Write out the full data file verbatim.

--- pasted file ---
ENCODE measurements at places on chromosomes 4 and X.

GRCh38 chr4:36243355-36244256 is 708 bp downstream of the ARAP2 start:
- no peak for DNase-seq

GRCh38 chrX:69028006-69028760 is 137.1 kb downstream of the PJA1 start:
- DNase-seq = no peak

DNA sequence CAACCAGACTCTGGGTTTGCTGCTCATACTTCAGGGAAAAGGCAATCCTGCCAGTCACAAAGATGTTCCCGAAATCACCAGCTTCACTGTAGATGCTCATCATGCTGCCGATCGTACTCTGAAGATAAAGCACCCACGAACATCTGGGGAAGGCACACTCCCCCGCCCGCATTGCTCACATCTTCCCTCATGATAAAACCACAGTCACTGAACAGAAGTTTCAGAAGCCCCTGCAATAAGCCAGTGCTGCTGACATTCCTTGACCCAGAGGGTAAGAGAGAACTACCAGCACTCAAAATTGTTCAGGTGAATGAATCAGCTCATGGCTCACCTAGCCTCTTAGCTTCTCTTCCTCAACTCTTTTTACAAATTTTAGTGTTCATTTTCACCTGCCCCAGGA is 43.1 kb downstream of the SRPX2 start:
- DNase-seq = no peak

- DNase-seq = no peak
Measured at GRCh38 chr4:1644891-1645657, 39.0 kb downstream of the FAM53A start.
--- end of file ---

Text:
ENCODE measurements at places on chromosomes 4 and X.

GRCh38 chr4:36243355-36244256 is 708 bp downstream of the ARAP2 start:
- no peak for DNase-seq

GRCh38 chrX:69028006-69028760 is 137.1 kb downstream of the PJA1 start:
- DNase-seq = no peak

DNA sequence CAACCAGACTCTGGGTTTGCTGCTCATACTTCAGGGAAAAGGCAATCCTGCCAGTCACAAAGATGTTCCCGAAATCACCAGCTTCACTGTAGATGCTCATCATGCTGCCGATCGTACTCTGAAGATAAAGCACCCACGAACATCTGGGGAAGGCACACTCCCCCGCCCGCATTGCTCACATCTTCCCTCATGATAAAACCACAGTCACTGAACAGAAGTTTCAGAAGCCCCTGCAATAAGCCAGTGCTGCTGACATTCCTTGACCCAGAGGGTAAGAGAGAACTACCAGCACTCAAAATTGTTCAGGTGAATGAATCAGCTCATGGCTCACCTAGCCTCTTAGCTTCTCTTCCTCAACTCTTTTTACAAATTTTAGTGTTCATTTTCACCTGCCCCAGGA is 43.1 kb downstream of the SRPX2 start:
- DNase-seq = no peak

- DNase-seq = no peak
Measured at GRCh38 chr4:1644891-1645657, 39.0 kb downstream of the FAM53A start.